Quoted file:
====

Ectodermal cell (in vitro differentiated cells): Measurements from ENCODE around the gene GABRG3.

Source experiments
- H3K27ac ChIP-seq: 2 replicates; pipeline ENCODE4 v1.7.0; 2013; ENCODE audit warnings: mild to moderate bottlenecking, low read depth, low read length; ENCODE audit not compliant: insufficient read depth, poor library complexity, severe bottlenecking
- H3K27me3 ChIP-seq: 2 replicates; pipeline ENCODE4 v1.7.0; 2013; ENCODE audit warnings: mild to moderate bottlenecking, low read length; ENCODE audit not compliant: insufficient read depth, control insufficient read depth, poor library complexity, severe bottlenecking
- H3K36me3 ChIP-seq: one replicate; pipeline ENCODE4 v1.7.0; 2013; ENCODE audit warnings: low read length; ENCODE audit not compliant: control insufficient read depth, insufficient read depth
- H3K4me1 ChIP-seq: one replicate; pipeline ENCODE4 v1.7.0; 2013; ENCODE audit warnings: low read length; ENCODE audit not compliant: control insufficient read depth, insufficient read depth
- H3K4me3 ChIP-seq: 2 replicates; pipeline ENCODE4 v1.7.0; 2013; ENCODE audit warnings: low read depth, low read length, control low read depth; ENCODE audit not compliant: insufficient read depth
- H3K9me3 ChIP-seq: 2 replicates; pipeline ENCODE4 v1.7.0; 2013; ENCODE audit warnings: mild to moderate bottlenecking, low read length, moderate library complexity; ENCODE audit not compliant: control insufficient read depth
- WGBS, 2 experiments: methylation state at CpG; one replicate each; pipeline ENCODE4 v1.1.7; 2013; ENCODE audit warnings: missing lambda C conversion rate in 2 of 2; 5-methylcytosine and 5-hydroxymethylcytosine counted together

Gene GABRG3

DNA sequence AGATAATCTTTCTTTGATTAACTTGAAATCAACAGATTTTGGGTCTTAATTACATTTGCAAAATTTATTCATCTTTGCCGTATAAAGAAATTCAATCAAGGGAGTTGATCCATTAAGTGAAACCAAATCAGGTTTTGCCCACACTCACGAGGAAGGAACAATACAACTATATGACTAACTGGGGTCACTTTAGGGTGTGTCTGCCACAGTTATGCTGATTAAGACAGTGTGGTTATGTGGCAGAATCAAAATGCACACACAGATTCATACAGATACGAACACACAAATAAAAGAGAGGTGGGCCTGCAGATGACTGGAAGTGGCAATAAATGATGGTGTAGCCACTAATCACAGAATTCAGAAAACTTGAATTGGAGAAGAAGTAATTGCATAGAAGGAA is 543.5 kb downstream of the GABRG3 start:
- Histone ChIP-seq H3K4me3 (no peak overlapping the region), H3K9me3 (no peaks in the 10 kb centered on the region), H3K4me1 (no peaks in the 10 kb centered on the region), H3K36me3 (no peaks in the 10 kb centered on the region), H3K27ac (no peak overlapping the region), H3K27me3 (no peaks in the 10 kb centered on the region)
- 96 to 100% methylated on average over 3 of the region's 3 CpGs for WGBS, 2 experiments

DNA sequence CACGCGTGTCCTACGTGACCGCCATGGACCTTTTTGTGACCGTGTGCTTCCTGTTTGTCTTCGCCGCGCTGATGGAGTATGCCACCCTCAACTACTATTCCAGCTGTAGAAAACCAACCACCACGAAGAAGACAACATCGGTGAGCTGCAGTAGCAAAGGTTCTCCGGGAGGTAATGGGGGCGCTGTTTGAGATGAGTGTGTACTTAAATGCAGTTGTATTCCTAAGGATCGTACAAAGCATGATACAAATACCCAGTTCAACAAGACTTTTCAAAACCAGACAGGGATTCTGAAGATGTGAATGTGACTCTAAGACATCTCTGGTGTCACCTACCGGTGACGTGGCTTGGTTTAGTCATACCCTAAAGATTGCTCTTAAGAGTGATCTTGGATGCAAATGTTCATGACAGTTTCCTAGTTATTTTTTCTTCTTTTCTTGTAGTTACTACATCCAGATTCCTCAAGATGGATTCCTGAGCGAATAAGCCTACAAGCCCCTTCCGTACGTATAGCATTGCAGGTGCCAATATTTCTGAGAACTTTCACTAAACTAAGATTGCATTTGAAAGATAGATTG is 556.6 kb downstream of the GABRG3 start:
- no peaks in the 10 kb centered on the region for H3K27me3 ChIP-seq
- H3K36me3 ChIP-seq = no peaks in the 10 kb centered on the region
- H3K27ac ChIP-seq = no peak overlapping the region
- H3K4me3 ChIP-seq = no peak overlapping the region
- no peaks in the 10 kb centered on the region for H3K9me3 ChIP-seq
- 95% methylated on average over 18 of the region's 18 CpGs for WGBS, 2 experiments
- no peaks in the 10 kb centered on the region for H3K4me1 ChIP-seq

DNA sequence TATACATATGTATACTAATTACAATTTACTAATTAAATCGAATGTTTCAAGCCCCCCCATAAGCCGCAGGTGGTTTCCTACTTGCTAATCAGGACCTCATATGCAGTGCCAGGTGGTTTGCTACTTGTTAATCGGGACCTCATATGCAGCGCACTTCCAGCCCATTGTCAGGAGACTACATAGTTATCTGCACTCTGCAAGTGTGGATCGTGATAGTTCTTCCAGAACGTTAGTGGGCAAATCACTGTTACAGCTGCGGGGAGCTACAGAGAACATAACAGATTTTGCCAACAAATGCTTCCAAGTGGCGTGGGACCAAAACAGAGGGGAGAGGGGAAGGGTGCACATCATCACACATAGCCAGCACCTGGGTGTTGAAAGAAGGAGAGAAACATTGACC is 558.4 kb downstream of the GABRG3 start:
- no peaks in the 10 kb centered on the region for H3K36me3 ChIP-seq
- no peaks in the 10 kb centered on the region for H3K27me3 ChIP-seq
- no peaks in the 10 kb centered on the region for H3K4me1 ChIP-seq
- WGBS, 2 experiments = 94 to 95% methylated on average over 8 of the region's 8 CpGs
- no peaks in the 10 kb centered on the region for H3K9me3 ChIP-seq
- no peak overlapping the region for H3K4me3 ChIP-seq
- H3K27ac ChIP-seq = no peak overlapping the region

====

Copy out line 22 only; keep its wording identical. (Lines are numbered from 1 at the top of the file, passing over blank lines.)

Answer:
DNA sequence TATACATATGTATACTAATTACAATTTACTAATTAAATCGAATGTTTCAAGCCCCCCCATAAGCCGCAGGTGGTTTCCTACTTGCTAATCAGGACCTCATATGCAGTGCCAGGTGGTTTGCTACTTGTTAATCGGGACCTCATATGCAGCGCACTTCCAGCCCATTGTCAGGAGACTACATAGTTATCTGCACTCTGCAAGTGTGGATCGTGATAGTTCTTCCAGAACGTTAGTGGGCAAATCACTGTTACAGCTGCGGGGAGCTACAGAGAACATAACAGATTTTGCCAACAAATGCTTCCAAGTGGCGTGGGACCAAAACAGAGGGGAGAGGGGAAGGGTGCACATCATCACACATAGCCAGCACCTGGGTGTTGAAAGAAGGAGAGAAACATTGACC is 558.4 kb downstream of the GABRG3 start: